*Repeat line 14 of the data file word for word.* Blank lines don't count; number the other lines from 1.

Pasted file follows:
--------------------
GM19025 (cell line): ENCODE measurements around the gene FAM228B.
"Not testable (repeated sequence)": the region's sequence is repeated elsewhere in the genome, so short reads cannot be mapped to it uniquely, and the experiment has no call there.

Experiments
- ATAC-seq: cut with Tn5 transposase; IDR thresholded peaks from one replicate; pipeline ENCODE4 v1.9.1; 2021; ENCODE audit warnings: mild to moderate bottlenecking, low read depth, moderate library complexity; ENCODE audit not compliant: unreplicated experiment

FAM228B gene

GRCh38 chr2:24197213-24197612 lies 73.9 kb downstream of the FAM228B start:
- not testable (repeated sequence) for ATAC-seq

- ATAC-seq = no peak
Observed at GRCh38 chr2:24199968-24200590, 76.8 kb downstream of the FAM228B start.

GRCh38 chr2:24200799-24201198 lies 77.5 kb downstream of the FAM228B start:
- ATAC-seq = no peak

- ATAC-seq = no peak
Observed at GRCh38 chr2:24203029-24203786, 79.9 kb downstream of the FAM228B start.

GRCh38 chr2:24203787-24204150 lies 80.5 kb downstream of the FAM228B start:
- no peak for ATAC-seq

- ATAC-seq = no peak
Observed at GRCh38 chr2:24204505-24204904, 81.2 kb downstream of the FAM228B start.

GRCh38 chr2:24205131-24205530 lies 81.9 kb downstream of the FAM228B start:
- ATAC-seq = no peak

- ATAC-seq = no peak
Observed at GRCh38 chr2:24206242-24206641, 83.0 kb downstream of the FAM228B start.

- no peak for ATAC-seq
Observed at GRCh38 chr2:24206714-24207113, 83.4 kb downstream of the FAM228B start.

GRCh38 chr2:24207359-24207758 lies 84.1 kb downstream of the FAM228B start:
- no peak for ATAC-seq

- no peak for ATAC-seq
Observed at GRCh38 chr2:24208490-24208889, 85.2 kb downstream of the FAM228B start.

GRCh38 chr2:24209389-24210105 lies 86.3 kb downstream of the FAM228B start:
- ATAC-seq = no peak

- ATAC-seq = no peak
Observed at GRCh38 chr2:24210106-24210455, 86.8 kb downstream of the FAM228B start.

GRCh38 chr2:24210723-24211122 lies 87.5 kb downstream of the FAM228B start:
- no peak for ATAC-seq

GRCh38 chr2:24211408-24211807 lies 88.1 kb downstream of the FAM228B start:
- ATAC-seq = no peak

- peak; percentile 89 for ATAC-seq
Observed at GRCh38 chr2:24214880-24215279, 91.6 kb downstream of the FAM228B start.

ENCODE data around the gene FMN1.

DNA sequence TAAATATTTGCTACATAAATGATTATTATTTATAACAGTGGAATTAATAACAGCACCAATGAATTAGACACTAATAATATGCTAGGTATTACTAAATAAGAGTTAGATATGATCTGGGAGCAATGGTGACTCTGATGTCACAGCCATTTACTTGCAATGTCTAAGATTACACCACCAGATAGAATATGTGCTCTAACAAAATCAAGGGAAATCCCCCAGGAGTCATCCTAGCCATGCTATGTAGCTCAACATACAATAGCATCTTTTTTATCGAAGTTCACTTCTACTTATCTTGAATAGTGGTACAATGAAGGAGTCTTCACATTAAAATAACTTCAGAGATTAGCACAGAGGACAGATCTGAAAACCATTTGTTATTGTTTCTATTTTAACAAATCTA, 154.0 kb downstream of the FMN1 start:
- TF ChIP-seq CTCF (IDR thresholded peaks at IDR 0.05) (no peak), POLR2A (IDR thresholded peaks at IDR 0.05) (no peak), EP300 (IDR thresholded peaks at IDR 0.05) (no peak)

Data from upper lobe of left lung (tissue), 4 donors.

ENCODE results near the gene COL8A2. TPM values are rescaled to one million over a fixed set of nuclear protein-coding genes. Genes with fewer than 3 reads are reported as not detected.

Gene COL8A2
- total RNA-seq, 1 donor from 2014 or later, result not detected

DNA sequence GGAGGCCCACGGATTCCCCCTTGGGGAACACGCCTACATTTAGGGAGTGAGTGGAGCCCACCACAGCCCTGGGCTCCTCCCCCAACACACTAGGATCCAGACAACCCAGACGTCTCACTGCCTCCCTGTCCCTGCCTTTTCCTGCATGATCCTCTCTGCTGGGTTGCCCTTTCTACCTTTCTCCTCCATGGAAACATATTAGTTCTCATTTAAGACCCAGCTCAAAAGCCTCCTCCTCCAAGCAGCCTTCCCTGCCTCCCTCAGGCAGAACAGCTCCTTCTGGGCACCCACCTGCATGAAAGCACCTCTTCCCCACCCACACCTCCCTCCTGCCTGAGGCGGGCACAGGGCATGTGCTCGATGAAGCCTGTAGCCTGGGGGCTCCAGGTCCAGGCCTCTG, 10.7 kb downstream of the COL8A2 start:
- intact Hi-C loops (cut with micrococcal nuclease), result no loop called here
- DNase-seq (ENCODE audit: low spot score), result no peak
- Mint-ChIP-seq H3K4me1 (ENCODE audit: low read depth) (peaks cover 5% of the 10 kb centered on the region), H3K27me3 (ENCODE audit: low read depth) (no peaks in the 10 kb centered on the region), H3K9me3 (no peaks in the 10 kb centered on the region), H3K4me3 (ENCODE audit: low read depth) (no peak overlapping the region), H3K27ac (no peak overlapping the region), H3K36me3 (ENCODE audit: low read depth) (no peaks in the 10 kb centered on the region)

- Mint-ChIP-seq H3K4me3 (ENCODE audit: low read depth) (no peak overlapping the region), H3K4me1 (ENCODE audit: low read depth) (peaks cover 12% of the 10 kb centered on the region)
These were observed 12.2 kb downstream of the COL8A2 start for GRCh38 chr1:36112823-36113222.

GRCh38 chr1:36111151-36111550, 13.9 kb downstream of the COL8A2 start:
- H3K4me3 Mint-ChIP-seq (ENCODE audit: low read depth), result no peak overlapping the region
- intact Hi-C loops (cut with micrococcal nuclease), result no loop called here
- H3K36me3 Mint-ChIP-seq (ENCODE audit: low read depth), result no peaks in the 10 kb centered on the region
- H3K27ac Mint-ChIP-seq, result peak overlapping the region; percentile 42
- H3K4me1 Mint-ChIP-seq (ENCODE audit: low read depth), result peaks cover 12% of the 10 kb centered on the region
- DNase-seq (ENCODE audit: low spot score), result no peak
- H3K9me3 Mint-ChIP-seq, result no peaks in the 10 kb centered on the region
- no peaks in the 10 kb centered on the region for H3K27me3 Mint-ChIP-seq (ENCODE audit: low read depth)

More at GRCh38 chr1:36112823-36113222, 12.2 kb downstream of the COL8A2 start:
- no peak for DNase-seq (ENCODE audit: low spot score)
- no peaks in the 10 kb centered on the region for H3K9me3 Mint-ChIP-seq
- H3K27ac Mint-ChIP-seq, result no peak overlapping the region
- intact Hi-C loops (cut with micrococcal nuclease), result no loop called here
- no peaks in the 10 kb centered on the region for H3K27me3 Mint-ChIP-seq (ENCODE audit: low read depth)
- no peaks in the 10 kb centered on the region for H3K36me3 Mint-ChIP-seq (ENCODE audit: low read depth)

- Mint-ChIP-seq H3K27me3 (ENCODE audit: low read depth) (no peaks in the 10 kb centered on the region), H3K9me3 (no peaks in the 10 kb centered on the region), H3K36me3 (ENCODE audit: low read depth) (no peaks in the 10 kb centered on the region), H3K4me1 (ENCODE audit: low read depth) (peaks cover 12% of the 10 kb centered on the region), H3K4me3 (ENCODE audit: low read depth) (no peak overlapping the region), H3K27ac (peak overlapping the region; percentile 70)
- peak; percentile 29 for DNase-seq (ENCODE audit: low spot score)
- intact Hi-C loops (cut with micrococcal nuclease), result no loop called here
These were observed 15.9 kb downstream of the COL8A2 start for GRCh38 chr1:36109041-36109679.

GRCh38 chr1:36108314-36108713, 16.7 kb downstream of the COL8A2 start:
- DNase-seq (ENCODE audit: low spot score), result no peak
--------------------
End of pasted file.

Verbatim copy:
GRCh38 chr2:24203787-24204150 lies 80.5 kb downstream of the FAM228B start: